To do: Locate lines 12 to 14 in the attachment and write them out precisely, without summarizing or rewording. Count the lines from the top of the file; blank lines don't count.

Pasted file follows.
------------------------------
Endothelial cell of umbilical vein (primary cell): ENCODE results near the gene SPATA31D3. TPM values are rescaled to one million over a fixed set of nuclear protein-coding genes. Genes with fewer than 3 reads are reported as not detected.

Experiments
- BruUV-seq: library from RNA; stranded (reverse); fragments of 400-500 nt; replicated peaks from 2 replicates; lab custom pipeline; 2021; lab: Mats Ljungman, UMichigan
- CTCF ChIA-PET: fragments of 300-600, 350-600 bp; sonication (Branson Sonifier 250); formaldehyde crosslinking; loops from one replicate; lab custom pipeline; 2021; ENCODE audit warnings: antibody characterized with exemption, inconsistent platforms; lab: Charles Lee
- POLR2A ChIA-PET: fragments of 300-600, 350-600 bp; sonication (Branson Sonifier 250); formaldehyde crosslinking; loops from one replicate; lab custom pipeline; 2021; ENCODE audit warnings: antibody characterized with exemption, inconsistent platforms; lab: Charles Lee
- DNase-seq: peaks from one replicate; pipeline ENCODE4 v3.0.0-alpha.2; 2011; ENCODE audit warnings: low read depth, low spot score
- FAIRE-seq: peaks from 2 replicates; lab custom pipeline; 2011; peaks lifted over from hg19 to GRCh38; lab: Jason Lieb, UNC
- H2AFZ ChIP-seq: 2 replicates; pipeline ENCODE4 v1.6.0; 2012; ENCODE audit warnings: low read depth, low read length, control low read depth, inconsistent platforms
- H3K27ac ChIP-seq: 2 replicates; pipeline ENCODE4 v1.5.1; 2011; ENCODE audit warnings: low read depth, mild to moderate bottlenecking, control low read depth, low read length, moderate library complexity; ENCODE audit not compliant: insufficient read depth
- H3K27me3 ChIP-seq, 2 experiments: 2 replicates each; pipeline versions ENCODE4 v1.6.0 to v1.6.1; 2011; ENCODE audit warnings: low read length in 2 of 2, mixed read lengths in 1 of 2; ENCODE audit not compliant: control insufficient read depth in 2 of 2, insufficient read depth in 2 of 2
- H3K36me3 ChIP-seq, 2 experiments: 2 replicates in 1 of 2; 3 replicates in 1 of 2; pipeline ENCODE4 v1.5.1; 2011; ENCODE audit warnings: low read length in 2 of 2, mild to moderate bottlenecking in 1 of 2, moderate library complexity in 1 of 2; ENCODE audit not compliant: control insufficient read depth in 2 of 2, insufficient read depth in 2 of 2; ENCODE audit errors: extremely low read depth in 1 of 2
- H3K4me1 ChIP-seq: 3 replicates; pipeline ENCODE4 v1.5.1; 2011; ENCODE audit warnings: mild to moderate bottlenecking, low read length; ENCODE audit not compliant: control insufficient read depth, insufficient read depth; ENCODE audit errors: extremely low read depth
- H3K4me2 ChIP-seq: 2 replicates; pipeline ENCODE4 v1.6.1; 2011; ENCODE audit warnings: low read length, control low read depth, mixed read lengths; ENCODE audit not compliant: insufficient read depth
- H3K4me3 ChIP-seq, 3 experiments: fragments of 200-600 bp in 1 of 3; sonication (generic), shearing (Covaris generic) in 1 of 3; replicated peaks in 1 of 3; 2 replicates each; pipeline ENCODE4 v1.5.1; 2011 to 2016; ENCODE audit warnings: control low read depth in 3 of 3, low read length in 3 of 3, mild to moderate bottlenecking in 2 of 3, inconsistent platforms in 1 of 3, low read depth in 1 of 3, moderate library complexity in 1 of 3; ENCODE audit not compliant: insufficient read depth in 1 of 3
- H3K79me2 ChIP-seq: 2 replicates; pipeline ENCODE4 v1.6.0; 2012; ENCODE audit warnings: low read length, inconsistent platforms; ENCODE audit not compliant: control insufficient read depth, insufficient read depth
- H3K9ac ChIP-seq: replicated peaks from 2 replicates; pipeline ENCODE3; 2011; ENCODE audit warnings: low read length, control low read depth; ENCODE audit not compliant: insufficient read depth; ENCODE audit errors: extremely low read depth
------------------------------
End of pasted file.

- H3K4me1 ChIP-seq: 3 replicates; pipeline ENCODE4 v1.5.1; 2011; ENCODE audit warnings: mild to moderate bottlenecking, low read length; ENCODE audit not compliant: control insufficient read depth, insufficient read depth; ENCODE audit errors: extremely low read depth
- H3K4me2 ChIP-seq: 2 replicates; pipeline ENCODE4 v1.6.1; 2011; ENCODE audit warnings: low read length, control low read depth, mixed read lengths; ENCODE audit not compliant: insufficient read depth
- H3K4me3 ChIP-seq, 3 experiments: fragments of 200-600 bp in 1 of 3; sonication (generic), shearing (Covaris generic) in 1 of 3; replicated peaks in 1 of 3; 2 replicates each; pipeline ENCODE4 v1.5.1; 2011 to 2016; ENCODE audit warnings: control low read depth in 3 of 3, low read length in 3 of 3, mild to moderate bottlenecking in 2 of 3, inconsistent platforms in 1 of 3, low read depth in 1 of 3, moderate library complexity in 1 of 3; ENCODE audit not compliant: insufficient read depth in 1 of 3